The Blaine Group has answers to "Frequently Asked Questions"
Describe an appraisal
Describe an appraisal(Go to list of questions) The appraisal process is an estimation that generates an opinion of value. This opinion or estimate is figured through a formal method that typically utilizes three "common approaches to value". One of the processes in use is the Cost Approach, which is what it would cost to restore the improvements to the home, less the age and physical dilapidation, adding the land value. Another of the methods is the Sales Comparison Approach - which concerns making a comparable analysis to other similar properties within a close vicinity which have recently sold. The Sales Comparison Approach is normally the most definitive and clearest indicator of a liklely sales price for a residential property. One of the least common approaches in appraising residential properties is the Income Approach, which is generally used to find the value of a property based on what an investor would pay based on the income produced by the building.
Describe what an appraiser does(Go to list of questions) An appraiser produces an objective and well supported determination of market value, to be used in making real estate transactions. Appraisers show their investigation in appraisal reports.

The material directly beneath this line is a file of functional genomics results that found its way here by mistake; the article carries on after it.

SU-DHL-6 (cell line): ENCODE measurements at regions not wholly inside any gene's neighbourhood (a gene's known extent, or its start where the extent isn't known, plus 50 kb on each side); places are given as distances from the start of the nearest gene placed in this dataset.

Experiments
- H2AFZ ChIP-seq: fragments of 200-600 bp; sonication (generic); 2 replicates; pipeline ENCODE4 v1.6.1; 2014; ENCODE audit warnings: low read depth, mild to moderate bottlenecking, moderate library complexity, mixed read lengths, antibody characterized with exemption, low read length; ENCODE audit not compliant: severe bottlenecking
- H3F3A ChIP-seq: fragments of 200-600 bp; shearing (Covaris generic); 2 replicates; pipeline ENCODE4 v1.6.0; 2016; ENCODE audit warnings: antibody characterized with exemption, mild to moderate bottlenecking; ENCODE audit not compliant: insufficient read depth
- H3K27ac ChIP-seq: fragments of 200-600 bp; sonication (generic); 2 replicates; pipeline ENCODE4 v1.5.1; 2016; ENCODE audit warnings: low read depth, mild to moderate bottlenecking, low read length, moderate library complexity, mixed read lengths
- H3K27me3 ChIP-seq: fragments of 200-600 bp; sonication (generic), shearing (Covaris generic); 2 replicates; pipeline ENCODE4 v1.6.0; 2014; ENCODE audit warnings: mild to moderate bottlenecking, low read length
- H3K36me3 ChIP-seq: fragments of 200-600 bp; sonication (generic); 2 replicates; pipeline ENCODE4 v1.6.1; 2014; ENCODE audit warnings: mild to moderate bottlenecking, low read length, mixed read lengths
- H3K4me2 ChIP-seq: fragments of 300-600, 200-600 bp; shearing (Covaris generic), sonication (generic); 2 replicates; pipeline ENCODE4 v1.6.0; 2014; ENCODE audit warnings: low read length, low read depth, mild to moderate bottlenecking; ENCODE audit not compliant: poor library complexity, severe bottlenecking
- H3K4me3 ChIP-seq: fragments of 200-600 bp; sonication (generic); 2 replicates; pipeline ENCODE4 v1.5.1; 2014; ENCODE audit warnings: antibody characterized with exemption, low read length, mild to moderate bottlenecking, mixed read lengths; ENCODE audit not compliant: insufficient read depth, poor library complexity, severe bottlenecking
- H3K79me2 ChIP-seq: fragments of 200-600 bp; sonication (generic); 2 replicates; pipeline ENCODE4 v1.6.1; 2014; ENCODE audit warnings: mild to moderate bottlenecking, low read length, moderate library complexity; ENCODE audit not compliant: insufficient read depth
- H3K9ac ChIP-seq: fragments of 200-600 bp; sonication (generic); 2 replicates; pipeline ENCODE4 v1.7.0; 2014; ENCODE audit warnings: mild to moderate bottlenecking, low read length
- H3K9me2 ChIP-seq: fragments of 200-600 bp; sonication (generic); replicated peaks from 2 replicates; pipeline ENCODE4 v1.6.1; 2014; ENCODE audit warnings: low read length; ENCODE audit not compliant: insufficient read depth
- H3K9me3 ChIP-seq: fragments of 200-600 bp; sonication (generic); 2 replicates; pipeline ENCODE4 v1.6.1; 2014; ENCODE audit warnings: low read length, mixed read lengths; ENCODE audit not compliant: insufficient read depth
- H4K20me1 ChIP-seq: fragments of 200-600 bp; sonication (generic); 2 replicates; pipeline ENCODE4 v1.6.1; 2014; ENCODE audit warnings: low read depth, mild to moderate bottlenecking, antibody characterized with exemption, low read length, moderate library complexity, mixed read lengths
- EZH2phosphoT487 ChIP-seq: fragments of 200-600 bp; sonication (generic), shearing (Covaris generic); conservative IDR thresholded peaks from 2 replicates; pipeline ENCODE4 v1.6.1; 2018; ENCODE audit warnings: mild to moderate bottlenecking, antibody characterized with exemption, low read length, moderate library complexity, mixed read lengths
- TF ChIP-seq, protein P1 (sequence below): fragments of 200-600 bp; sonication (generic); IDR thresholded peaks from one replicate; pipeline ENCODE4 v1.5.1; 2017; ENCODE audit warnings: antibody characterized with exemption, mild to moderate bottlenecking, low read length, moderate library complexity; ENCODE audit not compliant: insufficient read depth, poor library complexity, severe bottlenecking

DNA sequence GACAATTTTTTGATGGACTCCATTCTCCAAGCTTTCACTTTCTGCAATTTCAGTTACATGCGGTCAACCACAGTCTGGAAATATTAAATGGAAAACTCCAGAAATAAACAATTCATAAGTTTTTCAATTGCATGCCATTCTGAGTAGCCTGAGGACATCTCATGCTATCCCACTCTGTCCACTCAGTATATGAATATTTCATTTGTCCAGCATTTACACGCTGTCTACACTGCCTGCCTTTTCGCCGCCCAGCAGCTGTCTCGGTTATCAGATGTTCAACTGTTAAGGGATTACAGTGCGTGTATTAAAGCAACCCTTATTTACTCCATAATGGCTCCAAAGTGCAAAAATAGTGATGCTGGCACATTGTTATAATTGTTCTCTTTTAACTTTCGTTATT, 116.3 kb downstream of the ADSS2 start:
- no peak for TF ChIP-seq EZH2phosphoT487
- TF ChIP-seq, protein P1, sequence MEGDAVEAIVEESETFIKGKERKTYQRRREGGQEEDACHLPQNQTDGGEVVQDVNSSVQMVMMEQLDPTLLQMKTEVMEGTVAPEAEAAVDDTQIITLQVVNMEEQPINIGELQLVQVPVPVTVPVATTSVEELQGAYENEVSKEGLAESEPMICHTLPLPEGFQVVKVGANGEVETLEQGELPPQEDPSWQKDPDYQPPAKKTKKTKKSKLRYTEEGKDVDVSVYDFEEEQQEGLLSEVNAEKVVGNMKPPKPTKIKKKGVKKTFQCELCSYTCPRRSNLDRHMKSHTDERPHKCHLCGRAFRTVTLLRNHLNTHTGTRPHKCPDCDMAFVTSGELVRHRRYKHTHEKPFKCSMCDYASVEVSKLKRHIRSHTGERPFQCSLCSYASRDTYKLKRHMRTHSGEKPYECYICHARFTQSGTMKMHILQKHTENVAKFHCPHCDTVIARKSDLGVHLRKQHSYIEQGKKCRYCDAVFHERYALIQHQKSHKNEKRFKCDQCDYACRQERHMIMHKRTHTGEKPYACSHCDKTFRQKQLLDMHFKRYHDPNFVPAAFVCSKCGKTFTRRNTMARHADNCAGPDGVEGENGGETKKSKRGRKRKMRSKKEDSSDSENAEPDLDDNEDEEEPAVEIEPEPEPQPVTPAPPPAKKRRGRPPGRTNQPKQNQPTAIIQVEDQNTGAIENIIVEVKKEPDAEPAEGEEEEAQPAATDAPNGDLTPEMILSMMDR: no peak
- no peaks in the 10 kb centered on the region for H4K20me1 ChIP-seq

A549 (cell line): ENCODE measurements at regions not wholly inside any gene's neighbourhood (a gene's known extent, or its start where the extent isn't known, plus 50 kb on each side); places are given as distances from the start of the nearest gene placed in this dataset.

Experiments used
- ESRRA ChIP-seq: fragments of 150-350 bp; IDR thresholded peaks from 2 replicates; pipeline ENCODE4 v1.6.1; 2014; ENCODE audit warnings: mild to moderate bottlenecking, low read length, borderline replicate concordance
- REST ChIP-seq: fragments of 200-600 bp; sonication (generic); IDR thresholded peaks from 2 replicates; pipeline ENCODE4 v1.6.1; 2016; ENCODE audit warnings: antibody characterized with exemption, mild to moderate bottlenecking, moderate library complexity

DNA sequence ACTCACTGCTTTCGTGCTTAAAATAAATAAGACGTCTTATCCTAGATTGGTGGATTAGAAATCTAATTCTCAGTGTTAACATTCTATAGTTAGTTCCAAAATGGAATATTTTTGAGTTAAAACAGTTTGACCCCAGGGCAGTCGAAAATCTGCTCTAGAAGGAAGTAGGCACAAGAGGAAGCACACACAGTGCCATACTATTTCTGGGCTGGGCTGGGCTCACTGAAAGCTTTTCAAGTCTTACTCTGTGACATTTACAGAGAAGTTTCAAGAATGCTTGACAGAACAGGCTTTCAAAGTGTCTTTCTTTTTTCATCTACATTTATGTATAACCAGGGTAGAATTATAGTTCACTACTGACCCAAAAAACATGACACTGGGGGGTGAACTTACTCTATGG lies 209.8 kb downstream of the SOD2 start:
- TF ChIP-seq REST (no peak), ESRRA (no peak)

Why would a person need your services?(Go to list of questions) There are many reasons to get an appraisal with the most common reason being real estate and mortgage transactions. Some other reasons for purchasing an report include:
Is an appraisal the same as a home inspection? (Go to list of questions)The appraiser is not a home inspector and does not do a comprehensive home inspection. The point of a home inspection is to evaluate the structure of the home from foundation to attic. The standard home inspector's report will include an evaluation of the condition of the house's heating system, central air conditioning system (temperature permitting), interior plumbing and electrical systems, the roof, attic, and accessible insulation, walls, ceilings, floors, windows and doors, the foundation, basement, and visible structure.